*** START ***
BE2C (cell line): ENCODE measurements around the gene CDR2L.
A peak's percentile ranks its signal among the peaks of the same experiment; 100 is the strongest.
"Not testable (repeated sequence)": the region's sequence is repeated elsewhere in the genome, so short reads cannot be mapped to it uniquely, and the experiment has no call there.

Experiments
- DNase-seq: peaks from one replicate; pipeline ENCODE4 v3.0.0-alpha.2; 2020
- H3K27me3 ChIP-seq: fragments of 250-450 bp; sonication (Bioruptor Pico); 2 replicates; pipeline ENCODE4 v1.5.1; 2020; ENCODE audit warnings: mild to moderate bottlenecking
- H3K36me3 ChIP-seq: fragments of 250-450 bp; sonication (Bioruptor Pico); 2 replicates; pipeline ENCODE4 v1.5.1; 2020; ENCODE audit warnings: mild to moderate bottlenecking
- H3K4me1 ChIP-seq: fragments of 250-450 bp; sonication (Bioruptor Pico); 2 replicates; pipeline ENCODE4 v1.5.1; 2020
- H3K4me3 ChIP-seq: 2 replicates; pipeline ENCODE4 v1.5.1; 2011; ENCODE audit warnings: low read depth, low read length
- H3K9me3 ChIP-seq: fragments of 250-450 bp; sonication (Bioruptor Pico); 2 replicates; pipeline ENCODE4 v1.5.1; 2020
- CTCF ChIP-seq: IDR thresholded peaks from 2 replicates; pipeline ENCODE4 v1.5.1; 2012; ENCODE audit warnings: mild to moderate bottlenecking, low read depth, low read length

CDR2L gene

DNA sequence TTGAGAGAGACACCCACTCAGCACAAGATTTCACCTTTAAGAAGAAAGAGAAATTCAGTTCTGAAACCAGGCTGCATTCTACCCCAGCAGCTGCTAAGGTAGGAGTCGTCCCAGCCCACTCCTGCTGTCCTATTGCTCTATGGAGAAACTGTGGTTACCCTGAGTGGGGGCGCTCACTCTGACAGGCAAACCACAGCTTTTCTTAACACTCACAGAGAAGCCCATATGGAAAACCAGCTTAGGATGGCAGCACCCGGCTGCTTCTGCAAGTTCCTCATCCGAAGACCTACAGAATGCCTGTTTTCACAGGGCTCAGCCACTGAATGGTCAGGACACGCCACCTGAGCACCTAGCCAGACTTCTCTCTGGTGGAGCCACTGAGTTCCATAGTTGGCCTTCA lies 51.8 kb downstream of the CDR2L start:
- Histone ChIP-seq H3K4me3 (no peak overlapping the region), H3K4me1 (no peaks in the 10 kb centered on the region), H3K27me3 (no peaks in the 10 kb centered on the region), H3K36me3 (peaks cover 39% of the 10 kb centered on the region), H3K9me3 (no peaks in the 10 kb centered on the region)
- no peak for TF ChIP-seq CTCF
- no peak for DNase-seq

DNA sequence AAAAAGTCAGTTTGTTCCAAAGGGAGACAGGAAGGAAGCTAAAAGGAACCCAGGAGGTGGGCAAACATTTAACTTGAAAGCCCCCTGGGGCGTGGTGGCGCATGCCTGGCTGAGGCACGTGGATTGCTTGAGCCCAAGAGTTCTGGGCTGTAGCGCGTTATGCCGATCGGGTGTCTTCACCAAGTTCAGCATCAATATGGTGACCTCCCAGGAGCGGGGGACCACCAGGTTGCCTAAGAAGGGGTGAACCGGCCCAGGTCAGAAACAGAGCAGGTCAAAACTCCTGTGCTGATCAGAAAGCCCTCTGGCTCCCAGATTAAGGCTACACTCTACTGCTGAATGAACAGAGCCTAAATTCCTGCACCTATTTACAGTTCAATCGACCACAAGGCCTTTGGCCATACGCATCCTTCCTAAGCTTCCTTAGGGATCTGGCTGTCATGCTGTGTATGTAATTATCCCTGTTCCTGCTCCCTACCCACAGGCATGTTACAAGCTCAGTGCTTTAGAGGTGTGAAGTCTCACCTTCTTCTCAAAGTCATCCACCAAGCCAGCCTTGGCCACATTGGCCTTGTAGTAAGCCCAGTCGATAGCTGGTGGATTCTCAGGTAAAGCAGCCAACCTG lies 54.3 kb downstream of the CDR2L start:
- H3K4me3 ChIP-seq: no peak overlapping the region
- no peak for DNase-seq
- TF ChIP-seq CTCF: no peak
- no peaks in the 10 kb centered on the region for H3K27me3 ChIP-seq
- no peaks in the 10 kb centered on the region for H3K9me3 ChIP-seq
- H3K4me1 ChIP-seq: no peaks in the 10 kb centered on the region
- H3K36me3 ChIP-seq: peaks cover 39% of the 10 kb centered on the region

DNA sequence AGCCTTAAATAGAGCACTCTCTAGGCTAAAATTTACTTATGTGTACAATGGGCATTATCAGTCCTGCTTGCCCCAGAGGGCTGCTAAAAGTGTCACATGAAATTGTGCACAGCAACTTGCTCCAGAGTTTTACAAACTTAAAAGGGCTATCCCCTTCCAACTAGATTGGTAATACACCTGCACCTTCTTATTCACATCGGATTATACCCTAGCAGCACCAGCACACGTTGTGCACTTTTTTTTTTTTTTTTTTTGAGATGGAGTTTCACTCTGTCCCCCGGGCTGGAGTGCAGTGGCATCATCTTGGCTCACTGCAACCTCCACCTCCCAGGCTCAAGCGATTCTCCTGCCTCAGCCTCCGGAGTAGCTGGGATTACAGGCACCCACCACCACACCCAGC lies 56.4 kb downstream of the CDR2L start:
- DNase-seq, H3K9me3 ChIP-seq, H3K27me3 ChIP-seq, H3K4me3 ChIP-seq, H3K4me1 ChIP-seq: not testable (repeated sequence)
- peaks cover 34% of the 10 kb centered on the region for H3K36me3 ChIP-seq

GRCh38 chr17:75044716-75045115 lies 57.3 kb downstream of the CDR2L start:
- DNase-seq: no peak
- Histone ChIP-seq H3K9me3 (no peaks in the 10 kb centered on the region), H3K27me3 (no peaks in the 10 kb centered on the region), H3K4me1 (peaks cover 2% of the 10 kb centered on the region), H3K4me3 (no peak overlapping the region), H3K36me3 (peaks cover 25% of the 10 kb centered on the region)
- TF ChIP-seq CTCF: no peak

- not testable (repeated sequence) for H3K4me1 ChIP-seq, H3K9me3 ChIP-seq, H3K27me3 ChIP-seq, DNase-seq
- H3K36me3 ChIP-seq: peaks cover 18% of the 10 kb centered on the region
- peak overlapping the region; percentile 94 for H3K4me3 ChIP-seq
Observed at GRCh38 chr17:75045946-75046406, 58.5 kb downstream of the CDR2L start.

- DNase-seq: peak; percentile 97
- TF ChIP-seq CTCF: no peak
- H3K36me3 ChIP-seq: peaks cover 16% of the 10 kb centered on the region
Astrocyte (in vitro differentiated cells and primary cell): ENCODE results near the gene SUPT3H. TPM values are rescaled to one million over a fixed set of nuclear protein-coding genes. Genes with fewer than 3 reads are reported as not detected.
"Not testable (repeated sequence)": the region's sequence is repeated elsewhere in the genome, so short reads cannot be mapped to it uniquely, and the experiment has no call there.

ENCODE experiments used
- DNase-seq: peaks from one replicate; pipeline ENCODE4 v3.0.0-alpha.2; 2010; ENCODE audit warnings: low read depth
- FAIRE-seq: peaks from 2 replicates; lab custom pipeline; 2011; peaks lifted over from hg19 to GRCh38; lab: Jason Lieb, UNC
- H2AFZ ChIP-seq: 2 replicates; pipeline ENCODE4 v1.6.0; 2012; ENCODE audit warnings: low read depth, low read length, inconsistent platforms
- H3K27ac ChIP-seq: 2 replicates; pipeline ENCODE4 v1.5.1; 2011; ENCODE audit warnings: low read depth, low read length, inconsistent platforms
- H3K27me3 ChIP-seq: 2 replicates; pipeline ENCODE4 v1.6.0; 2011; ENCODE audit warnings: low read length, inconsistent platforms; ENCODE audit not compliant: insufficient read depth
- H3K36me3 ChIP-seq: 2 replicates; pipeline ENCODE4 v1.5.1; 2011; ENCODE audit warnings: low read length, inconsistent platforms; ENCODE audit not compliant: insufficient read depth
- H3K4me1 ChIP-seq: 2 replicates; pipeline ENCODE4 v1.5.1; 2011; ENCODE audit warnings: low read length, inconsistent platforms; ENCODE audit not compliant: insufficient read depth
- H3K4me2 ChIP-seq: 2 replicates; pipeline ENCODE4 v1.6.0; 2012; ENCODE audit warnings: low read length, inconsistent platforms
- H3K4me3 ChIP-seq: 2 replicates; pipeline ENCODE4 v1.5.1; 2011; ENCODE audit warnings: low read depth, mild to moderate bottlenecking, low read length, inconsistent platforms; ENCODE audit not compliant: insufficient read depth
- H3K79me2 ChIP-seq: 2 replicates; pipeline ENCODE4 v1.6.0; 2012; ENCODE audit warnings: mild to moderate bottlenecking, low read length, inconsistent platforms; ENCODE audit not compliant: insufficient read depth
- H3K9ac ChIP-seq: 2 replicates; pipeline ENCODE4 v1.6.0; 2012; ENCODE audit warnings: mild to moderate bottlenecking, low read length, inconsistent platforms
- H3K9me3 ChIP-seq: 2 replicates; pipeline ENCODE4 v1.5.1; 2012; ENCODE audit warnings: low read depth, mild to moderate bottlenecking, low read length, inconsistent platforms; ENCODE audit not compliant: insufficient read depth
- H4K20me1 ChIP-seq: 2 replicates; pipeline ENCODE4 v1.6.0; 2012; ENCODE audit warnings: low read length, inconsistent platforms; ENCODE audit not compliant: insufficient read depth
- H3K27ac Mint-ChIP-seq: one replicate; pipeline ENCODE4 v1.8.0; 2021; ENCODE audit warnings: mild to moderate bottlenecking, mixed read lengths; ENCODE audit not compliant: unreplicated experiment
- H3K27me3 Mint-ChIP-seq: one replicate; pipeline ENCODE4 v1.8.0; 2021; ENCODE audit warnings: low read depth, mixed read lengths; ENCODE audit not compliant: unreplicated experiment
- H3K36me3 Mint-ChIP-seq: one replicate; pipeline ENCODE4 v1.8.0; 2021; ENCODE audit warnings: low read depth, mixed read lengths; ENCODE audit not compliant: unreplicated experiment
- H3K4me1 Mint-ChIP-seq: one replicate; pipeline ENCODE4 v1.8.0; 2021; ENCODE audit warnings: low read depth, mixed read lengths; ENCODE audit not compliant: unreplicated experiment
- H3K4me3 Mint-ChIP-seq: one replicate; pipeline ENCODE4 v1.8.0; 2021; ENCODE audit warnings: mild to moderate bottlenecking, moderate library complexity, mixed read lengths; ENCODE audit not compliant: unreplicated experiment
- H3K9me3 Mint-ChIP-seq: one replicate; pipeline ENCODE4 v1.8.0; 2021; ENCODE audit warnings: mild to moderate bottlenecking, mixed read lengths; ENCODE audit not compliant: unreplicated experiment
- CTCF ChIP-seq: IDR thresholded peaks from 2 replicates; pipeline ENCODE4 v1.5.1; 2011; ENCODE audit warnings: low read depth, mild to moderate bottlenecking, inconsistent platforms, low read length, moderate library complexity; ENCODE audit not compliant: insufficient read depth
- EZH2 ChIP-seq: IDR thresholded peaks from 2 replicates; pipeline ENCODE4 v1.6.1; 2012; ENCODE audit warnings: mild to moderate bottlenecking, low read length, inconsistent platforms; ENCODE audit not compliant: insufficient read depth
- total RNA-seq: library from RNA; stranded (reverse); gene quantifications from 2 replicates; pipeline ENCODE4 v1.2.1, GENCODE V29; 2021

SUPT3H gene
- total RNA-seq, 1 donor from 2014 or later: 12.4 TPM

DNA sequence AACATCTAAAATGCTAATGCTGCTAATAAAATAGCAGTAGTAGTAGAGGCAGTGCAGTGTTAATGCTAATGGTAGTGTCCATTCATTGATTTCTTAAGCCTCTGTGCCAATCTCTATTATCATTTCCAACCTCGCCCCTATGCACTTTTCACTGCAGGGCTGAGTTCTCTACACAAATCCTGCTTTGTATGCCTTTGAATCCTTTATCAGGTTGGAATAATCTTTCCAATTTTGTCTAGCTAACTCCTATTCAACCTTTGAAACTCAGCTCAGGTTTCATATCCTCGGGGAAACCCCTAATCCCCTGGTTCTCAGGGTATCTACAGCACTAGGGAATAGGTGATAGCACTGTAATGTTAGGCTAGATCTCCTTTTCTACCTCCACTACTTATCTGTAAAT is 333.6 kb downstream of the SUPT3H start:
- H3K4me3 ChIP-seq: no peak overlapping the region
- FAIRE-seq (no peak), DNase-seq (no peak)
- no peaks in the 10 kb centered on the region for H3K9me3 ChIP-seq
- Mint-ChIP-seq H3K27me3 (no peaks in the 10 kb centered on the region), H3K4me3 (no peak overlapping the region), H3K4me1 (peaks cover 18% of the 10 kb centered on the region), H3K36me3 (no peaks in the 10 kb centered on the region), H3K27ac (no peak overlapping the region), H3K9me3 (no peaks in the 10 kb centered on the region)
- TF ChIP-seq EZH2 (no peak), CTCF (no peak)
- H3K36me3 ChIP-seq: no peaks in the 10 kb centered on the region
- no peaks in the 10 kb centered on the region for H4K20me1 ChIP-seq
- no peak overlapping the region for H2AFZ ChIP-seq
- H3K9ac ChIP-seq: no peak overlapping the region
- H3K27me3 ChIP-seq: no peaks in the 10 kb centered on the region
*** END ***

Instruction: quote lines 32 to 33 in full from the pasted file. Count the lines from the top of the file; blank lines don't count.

- not testable (repeated sequence) for H3K4me1 ChIP-seq, H3K9me3 ChIP-seq, H3K27me3 ChIP-seq, DNase-seq
- H3K36me3 ChIP-seq: peaks cover 18% of the 10 kb centered on the region